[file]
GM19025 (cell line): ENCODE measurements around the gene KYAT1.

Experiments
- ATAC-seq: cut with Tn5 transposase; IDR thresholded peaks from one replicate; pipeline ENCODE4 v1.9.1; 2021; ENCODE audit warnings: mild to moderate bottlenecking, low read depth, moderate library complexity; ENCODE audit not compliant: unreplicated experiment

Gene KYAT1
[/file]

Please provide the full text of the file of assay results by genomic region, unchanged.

GM19025 (cell line): ENCODE measurements around the gene KYAT1.

Experiments
- ATAC-seq: cut with Tn5 transposase; IDR thresholded peaks from one replicate; pipeline ENCODE4 v1.9.1; 2021; ENCODE audit warnings: mild to moderate bottlenecking, low read depth, moderate library complexity; ENCODE audit not compliant: unreplicated experiment

Gene KYAT1